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Came sailing from eternity; the Dove
On silver pinions winged her peaceful way.
There at the footstool of Jehovah's throne
The Altar, kindled from His presence,

There too, all else excelling, meekly shone
The Cross, the symbol of redeeming love.
The heavens declared the glory of the

LORD, The firmament displayed His handiwork,


And here, at the altar, a zone of sweet bells Round the waist of some fair Indian dancer is ringing.

(shines Or to see it by moonlight, -when mellowly The light o'er its palaces, gardens, and shrines;

[fall of stars, When the waterfalls gleam like a quick And the nightingale's hymn from the Isle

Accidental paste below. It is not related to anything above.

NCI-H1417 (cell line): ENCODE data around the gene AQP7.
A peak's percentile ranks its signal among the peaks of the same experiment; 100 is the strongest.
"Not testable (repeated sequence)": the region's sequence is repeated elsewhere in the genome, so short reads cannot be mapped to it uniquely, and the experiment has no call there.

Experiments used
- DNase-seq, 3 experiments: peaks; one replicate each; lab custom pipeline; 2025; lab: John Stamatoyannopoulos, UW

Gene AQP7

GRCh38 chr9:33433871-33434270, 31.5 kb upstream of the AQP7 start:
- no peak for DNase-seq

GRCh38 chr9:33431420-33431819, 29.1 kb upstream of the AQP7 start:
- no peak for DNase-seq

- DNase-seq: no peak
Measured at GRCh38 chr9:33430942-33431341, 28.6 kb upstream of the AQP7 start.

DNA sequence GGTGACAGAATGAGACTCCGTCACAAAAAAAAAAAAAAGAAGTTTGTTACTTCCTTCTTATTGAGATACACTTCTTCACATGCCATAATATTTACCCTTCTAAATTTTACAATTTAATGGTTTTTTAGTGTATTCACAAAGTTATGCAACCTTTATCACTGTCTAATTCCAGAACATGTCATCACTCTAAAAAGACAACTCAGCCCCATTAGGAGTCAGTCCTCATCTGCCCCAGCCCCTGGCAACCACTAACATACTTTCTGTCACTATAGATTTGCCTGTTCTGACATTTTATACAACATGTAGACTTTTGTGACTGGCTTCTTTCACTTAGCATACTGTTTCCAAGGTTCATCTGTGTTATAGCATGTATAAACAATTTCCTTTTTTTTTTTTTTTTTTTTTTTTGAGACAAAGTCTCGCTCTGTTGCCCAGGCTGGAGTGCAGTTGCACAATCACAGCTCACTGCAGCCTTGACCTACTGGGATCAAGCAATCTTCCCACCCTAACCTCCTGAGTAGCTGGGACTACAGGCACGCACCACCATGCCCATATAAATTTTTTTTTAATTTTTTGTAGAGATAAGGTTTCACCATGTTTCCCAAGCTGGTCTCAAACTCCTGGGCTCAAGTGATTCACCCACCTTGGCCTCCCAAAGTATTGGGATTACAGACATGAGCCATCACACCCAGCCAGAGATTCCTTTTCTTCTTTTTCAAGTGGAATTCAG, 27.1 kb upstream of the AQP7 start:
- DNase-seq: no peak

of Chenars Is broken by laughs and light echoes of feet From the cool shining walks where the

young people meet. [awakes Or at morn, when the magic of daylight A new wonder each minute, as slowly it breaks,

(one Hills, cupolas, fountains, called forth every Out of darkness, as they were just born of the sun. —

[day, When the Spirit of Fragrance is up with the From his haram of night flowers stealing

away; And the wind, full of wantonness, woos

like a lover The young aspen-trees till they tremble all over.

(first hopes, When the east is as warm as the light of And Day, with his banner of radiance unfurled,

(that opes Shines in through the mountainous portal, Sublime from that valley of bliss to the





“MAKE way for Liberty!” he cried; Made way for Liberty, and died !